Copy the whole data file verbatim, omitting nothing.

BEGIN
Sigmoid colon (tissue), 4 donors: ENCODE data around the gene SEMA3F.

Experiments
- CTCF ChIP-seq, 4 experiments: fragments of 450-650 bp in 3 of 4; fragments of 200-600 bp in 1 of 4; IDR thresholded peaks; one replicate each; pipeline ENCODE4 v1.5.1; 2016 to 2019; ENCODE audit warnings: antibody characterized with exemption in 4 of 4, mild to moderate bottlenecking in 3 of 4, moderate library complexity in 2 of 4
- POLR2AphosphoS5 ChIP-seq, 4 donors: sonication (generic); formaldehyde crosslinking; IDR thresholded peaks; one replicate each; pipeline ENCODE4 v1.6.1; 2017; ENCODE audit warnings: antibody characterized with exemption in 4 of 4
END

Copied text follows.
Sigmoid colon (tissue), 4 donors: ENCODE data around the gene SEMA3F.

Experiments
- CTCF ChIP-seq, 4 experiments: fragments of 450-650 bp in 3 of 4; fragments of 200-600 bp in 1 of 4; IDR thresholded peaks; one replicate each; pipeline ENCODE4 v1.5.1; 2016 to 2019; ENCODE audit warnings: antibody characterized with exemption in 4 of 4, mild to moderate bottlenecking in 3 of 4, moderate library complexity in 2 of 4
- POLR2AphosphoS5 ChIP-seq, 4 donors: sonication (generic); formaldehyde crosslinking; IDR thresholded peaks; one replicate each; pipeline ENCODE4 v1.6.1; 2017; ENCODE audit warnings: antibody characterized with exemption in 4 of 4